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iPhone Source Code Leak No Big Deal. Here's Why

UPDATED 2:15 p.m. Eastern Thursday with a statement from Apple and comment from a security researcher.

The source code for iOS 9, an older version of Apple's mobile software, was posted on the Github code-sharing earlier this week, doubtless causing gnashing of teeth in Cupertino and joy in the iPhone jailbreaking community.

Credit: Kaspars Grinvalds/Shutterstock

(Image credit: Kaspars Grinvalds/Shutterstock)

Even though the software is about two years old, and most iPhones now run iOS 11, the iOS 9 code contained the secret instructions that boot an iPhone (called "iBoot" by some), which may not have changed much in the interim.

It's not clear whether this leak poses any kind of security threat, as the same code has apparently been circulating privately among iOS researchers for some time, and was even posted on Reddit in the fall of 2017. Because the Reddit poster wasn't well known, few paid attention to him then.

But the source-code leak will spur new activity among jailbreakers and among iOS security researchers, the latter of whom have found it hard to find bugs in iOS because Apple won't divulge much of its code.

MORE: 28 Awesome Hidden iOS 11 Features

Specifically, the leaked code is for iOS 9.3, released in March 2016. The consensus among iOS experts online was that it was genuine, but not exactly earth-shattering news.

"iBoot source leak isn’t as interesting as everyone is making out," tweeted British iOS researcher nullpixel. "It's been circulated between people for years, surprised it took this long to leak such an old build honestly."

The code was put on Github anonymously, and it's not clear who smuggled it out of Apple headquarters. You can no longer find it on the original Github page, thanks to a Digital Millennium Copyright Act objection by Apple's attorneys, but it took us only a couple of minutes to find a copy. (Sorry, not linking to it.) One wag pointed out that by issuing a DMCA takedown notice, Apple confirmed that the code was real.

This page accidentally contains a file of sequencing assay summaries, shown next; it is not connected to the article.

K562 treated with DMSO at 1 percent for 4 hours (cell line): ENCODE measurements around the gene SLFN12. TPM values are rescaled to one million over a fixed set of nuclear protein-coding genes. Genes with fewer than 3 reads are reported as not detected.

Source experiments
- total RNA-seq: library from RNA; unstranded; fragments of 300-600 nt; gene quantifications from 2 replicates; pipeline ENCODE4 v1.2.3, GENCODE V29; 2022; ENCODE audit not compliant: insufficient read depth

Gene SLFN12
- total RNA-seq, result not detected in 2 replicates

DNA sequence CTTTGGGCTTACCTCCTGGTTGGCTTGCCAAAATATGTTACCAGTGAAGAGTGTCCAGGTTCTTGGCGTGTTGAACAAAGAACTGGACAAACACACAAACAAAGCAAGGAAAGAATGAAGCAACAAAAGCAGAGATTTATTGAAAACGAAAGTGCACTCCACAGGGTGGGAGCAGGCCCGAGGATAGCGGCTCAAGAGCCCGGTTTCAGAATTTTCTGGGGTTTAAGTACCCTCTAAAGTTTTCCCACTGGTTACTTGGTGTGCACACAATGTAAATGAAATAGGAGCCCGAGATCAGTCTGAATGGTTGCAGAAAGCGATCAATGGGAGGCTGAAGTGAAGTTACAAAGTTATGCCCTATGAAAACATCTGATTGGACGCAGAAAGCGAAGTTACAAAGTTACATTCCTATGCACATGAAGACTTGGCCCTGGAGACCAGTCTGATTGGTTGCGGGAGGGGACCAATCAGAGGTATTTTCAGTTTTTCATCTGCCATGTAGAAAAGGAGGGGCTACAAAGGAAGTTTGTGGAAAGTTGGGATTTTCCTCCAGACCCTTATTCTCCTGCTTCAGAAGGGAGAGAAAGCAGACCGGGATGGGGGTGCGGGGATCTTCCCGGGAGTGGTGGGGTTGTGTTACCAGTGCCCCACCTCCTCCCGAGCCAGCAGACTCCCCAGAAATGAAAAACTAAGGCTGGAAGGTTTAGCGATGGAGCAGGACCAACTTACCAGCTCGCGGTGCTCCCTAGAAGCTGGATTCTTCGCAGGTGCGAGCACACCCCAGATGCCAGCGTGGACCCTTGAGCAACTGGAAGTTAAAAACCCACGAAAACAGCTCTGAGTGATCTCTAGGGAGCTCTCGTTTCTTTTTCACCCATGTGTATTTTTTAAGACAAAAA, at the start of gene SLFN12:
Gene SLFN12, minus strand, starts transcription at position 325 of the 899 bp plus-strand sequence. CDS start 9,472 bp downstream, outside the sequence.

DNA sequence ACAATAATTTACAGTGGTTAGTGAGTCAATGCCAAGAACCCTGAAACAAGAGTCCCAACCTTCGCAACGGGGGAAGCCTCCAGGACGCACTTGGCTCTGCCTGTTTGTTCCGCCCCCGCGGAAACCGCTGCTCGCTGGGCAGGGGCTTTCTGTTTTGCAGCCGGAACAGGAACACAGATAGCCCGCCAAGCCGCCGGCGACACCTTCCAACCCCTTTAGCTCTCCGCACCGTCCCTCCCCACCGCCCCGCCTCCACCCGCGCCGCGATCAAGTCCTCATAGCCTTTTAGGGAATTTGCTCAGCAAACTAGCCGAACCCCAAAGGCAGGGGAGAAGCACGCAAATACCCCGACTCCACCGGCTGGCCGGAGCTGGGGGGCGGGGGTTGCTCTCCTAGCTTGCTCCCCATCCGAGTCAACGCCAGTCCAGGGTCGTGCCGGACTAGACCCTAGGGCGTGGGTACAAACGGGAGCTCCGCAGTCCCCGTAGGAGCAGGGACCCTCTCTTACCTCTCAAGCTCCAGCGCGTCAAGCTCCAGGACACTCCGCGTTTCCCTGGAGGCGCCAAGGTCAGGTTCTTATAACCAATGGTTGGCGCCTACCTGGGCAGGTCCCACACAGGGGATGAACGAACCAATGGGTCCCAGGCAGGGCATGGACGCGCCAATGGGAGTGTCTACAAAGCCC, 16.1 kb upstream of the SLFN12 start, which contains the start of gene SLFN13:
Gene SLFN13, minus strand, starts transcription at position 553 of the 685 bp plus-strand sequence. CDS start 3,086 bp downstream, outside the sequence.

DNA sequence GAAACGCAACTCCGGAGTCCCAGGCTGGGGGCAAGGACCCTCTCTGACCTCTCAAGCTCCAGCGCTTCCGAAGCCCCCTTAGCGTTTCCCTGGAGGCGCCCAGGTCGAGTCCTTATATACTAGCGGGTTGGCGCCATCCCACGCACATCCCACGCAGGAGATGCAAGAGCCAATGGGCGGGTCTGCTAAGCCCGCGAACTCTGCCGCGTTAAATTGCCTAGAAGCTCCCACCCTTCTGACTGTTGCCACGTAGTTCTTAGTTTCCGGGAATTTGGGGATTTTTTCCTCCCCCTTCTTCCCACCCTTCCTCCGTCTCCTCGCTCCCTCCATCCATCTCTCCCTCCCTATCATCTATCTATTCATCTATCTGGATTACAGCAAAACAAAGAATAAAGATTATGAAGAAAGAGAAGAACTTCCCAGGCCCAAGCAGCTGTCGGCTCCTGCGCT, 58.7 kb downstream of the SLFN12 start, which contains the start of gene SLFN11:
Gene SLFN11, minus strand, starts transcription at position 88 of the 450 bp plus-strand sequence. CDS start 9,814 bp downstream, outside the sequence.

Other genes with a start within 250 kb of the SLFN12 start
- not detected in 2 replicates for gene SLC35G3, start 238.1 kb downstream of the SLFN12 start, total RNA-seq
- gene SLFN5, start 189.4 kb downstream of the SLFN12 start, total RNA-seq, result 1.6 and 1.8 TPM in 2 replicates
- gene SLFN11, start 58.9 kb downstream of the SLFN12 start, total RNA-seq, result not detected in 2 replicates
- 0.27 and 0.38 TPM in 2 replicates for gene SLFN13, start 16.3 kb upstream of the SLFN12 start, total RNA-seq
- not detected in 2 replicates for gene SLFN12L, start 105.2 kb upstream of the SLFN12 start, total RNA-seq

The bootloader verifies that the build of iOS loaded on an iPhone is genuine and allows the boot-up procedure to continue. But with each new version of iOS, Apple has been moving more and more processes to a special hardware chip called the Secure Enclave, so it's possible that jailbreaks based on the leaked iOS 9 code may not work on newer iPhones.

So if you're an iPhone user, should you be worried? Not really. The leaked source code will benefit low-level black-hat hackers who will be looking through it for security flaws, but they'll be in an arms race with white-hat hackers doing the same with the intent to fix flaws and/or cash in on Apple's bug bounties.

More serious iOS hackers will already have seen the source code. The real pros who work for or with the NSA and other intelligence agencies probably reverse-engineered iOS 9 two years ago.

UPDATE: Apple provided us with a statement, here in full:

"Old source code from three years ago appears to have been leaked, but by design the security of our products doesn’t depend on the secrecy of our source code. There are many layers of hardware and software protections built into our products, and we always encourage customers to update to the newest software releases to benefit from the latest protections."

An Apple spokesperson pointed out that Apple's own numbers, as posted on the Apple developer site, show that only 7 percent of iOS devices are running iOS 9 or earlier.

Amit Serper, a principal security researcher at Cybereason in Boston, said the leak of the source code does raise the security risks for iPhone users.

"The bootloader is a crucial part of the device," Serper told Tom's Guide. "Once its code is publicly available to analyze, it's a game changer."

"Finding a vulnerability in the bootloader will allow attackers to tinker with the boot process and execute code that, well, shouldn't really be executed," he added. "Sadly, such leaks have been the reality in the past decade."

Paul Wagenseil

Paul Wagenseil is a senior editor at Tom's Guide focused on security and privacy. He has also been a dishwasher, fry cook, long-haul driver, code monkey and video editor. He's been rooting around in the information-security space for more than 15 years at, SecurityNewsDaily, TechNewsDaily and Tom's Guide, has presented talks at the ShmooCon, DerbyCon and BSides Las Vegas hacker conferences, shown up in random TV news spots and even moderated a panel discussion at the CEDIA home-technology conference. You can follow his rants on Twitter at @snd_wagenseil.